Do you want to eat at Katz’s when you visit New York? Oh, yes—yes, you do.
From The New York Times:
Katz’s has become a survivor in a neighborhood that had long-established delis. It began 125 years ago under a different name, Iceland Brothers. They took in the first Katz, Willy, as a partner in the early years of the 20th century. Eventually, he bought out the brothers and changed the name from Iceland & Katz to Katz’s. Read more……
Whether you’re stuck outside the city or you live here but are daunted by the hordes of tourists, the Empire State Building remains a marvel for the ages. Time Out New York apparently agrees, as they’ve devoted an entertaining and informative slideshow to images of the Art Deco wonder.
We recommend you follow the above link and give it a look.
If you’re within striking distance of New York City, you should it make it a point to be in attendance. The forecast calls for lovely weather, relatively speaking, the music will have you tapping your toes, at the very least, and you’ll be surrounded by hundreds of folks in vintage finery. (If you own no vintage finery, you might be advised to ask yourself why not, but don’t let that prevent you from attending the lawn party. Why, there will even been vintage clothing dealers on the premises, so you can kill two birds with one stone.)
This video was directed and edited by our friend Andrew Yamato.
Frank Oscar Larson (1896-1964) was born in Greenpoint, Brooklyn, of Swedish immigrant parents and lived in Flushing, Queens most of his life. As an adult, Larson spent his days at a branch of the Empire Trust Company (now Bank of New York Mellon), working his way up through the ranks from auditor to vice-president, and spare time on weekends taking photographs of street life throughout New York City.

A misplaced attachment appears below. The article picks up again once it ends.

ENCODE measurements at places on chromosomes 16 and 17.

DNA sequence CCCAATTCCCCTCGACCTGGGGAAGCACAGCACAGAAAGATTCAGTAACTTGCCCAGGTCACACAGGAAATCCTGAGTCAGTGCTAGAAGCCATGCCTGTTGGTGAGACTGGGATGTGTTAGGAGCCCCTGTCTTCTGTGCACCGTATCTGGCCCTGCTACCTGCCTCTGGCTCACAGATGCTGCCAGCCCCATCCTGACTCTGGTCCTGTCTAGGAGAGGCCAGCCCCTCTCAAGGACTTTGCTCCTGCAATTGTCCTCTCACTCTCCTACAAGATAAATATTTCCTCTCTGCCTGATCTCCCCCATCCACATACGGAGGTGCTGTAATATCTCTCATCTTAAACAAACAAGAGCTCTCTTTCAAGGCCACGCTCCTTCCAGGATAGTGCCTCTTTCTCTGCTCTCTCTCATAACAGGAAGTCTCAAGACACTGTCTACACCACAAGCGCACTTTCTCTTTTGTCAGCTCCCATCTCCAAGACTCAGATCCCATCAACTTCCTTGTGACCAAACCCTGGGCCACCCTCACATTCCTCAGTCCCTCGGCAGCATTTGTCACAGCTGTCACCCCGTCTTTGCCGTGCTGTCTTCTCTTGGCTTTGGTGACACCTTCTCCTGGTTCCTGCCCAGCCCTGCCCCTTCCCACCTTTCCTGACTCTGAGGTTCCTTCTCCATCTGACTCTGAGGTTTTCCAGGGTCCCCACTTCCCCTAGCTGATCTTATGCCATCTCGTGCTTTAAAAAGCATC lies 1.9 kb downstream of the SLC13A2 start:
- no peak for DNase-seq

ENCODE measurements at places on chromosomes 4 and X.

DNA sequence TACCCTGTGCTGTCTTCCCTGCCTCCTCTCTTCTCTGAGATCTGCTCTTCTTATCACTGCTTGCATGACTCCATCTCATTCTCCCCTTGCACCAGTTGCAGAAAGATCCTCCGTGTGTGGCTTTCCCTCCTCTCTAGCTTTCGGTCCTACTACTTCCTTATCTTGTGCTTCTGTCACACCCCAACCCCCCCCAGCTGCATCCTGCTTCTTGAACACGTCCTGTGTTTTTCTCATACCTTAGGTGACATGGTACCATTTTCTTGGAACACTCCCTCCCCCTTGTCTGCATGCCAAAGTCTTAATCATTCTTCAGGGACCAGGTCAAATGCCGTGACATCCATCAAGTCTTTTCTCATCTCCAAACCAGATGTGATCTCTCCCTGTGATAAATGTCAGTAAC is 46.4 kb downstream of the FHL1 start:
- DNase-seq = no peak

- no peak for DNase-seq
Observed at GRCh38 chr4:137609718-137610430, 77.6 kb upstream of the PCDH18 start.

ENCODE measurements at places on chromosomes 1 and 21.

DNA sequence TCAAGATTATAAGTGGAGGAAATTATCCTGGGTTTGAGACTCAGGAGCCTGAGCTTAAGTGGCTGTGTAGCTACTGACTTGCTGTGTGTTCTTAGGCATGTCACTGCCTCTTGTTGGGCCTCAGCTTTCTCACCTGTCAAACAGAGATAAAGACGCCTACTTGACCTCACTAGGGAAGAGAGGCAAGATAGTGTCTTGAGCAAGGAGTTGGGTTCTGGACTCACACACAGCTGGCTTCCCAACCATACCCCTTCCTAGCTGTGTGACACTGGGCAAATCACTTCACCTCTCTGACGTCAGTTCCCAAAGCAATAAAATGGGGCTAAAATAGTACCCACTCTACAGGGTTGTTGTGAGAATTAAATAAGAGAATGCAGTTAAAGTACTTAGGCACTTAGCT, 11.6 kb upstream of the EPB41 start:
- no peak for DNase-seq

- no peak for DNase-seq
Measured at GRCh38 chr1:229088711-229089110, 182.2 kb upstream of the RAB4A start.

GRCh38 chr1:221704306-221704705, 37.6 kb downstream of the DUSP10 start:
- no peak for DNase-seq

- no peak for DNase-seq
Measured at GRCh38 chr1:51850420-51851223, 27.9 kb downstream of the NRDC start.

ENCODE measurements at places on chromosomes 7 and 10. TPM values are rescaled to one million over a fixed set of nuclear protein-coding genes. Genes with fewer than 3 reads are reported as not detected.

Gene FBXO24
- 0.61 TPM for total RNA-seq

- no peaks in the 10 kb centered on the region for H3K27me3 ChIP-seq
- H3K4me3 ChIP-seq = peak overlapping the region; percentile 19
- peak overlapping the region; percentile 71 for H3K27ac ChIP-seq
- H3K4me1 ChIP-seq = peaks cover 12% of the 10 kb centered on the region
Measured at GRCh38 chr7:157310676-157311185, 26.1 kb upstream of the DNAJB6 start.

He was an accomplished photographer who eloquently documented 1950s Chinatown, the Bowery, Hell’s Kitchen, City Island, Times Square, Central Park, and much more.
This exhibition is compiled from thousands of negatives recently discovered stored away in his daughter-in-law’s house in Maine in 2009. Soren Larson, his grandson and a television news camera man and producer, has been scanning and printing the 55-year-old images found stored in over 100 envelopes filled with mostly medium format, 2-1/4 x 2-1/4″ negatives, and neatly noted by location and date in Larson’s own hand.
Frank Oscar Larson: 1950s New York Street Stories is on view at the queensmuseum.org through May 20, 2012.
Going to be in NYC this month? Film Forum’s three-week William Wellman retrospective kicks off today.
William “Wild Bill” Wellman (1896-1975) earned his nickname, enlisting in the Lafayette Flying Corps before America entered the Great War, directing the first-ever Best Picture Oscar-winner, becoming Hollywood’s greatest specialist in aerial adventure, and renowned as well for a quick temper and occasional fisticuffs. But beyond the tough guy and action classics, he helmed some of the greatest of screwball comedies, among works in virtually every other genre; guided signature performances by Barbara Stanwyck, Louise Brooks, Loretta Young, Ginger Rogers, et al.; sensitively portrayed Norman Maine’s disintegration in A Star is Born; directed Cooper, Cagney and Gable in star-defining roles; and in his Pre-Code collaborations with producer Darryl Zanuck at Warner Bros., was the key director of one of the American cinema’s greatest periods.
The festival kick off with weekend screenings of the first movie to win the “Best Picture” Oscar: WINGS (1927), starring Clara Bow, Richard Arlen, and Buddy Rogers.